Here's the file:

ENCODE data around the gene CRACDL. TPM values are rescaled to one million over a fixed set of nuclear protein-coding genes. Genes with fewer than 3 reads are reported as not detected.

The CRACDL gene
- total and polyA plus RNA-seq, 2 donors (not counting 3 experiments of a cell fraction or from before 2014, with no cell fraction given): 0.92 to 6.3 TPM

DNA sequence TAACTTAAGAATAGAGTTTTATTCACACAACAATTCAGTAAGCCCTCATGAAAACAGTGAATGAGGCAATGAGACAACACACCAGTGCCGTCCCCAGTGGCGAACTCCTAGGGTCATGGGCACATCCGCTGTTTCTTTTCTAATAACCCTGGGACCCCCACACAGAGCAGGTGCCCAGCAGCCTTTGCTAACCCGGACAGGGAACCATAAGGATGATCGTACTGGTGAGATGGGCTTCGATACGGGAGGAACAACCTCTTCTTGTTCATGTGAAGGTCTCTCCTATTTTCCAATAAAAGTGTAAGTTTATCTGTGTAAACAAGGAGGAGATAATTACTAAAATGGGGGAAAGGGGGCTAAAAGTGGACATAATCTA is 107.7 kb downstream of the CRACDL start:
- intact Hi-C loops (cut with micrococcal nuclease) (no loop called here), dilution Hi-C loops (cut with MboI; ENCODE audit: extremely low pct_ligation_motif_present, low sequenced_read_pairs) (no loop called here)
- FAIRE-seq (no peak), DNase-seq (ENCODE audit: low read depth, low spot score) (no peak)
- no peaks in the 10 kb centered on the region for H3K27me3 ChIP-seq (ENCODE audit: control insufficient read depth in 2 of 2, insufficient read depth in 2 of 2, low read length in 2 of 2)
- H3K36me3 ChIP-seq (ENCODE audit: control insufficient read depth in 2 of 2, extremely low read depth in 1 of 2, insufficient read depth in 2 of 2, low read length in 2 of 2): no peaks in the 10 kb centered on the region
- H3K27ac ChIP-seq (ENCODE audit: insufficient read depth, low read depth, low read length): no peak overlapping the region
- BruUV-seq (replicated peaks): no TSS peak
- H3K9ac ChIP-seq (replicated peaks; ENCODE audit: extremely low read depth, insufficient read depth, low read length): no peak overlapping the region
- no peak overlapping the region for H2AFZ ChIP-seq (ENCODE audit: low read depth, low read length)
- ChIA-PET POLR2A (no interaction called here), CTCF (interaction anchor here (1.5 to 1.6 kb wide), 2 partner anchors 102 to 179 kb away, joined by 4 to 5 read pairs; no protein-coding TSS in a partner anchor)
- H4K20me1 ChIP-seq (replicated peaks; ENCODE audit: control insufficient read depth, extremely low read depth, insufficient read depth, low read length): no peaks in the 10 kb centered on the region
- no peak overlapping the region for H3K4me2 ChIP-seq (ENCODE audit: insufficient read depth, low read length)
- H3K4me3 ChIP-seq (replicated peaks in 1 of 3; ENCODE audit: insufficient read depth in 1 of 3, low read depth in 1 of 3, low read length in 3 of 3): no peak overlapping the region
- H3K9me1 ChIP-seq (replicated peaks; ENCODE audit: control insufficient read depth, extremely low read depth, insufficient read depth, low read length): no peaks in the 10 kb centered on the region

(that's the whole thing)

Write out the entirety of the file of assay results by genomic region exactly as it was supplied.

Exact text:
ENCODE data around the gene CRACDL. TPM values are rescaled to one million over a fixed set of nuclear protein-coding genes. Genes with fewer than 3 reads are reported as not detected.

The CRACDL gene
- total and polyA plus RNA-seq, 2 donors (not counting 3 experiments of a cell fraction or from before 2014, with no cell fraction given): 0.92 to 6.3 TPM

DNA sequence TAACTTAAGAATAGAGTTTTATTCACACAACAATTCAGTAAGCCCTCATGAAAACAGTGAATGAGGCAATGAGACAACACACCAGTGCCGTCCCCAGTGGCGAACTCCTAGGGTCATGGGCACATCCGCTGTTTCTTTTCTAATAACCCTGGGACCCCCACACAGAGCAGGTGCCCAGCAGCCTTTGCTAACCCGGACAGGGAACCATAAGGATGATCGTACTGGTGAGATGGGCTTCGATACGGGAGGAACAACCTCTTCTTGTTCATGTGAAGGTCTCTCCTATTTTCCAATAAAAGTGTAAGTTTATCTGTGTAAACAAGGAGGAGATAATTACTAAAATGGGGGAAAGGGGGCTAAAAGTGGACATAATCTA is 107.7 kb downstream of the CRACDL start:
- intact Hi-C loops (cut with micrococcal nuclease) (no loop called here), dilution Hi-C loops (cut with MboI; ENCODE audit: extremely low pct_ligation_motif_present, low sequenced_read_pairs) (no loop called here)
- FAIRE-seq (no peak), DNase-seq (ENCODE audit: low read depth, low spot score) (no peak)
- no peaks in the 10 kb centered on the region for H3K27me3 ChIP-seq (ENCODE audit: control insufficient read depth in 2 of 2, insufficient read depth in 2 of 2, low read length in 2 of 2)
- H3K36me3 ChIP-seq (ENCODE audit: control insufficient read depth in 2 of 2, extremely low read depth in 1 of 2, insufficient read depth in 2 of 2, low read length in 2 of 2): no peaks in the 10 kb centered on the region
- H3K27ac ChIP-seq (ENCODE audit: insufficient read depth, low read depth, low read length): no peak overlapping the region
- BruUV-seq (replicated peaks): no TSS peak
- H3K9ac ChIP-seq (replicated peaks; ENCODE audit: extremely low read depth, insufficient read depth, low read length): no peak overlapping the region
- no peak overlapping the region for H2AFZ ChIP-seq (ENCODE audit: low read depth, low read length)
- ChIA-PET POLR2A (no interaction called here), CTCF (interaction anchor here (1.5 to 1.6 kb wide), 2 partner anchors 102 to 179 kb away, joined by 4 to 5 read pairs; no protein-coding TSS in a partner anchor)
- H4K20me1 ChIP-seq (replicated peaks; ENCODE audit: control insufficient read depth, extremely low read depth, insufficient read depth, low read length): no peaks in the 10 kb centered on the region
- no peak overlapping the region for H3K4me2 ChIP-seq (ENCODE audit: insufficient read depth, low read length)
- H3K4me3 ChIP-seq (replicated peaks in 1 of 3; ENCODE audit: insufficient read depth in 1 of 3, low read depth in 1 of 3, low read length in 3 of 3): no peak overlapping the region
- H3K9me1 ChIP-seq (replicated peaks; ENCODE audit: control insufficient read depth, extremely low read depth, insufficient read depth, low read length): no peaks in the 10 kb centered on the region